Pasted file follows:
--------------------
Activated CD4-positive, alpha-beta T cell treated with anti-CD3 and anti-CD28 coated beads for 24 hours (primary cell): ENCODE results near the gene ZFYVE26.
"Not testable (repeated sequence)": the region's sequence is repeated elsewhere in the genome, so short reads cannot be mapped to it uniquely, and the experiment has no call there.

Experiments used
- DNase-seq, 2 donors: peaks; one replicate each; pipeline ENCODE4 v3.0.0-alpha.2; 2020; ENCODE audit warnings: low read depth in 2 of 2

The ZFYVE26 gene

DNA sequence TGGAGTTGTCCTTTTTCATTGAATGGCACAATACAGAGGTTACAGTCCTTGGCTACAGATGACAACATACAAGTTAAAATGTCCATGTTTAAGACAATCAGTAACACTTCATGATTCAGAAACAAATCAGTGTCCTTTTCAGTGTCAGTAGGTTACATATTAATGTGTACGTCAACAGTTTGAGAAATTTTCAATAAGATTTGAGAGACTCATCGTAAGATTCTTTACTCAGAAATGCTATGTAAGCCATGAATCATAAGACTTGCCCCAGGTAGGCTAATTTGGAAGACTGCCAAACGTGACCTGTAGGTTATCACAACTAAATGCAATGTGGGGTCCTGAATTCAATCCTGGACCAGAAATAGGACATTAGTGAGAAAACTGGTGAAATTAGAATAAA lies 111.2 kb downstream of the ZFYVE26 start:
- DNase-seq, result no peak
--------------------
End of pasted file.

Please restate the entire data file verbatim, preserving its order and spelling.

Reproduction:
Activated CD4-positive, alpha-beta T cell treated with anti-CD3 and anti-CD28 coated beads for 24 hours (primary cell): ENCODE results near the gene ZFYVE26.
"Not testable (repeated sequence)": the region's sequence is repeated elsewhere in the genome, so short reads cannot be mapped to it uniquely, and the experiment has no call there.

Experiments used
- DNase-seq, 2 donors: peaks; one replicate each; pipeline ENCODE4 v3.0.0-alpha.2; 2020; ENCODE audit warnings: low read depth in 2 of 2

The ZFYVE26 gene

DNA sequence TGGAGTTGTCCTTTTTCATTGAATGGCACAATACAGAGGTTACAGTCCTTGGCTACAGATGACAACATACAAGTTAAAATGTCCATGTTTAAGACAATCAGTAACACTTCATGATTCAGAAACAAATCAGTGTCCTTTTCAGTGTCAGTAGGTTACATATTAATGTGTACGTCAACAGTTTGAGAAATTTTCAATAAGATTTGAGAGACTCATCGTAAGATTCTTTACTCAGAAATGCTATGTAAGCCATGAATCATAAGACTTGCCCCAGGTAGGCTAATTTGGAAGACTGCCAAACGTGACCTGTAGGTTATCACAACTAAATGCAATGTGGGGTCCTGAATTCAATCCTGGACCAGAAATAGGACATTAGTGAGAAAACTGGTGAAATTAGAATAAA lies 111.2 kb downstream of the ZFYVE26 start:
- DNase-seq, result no peak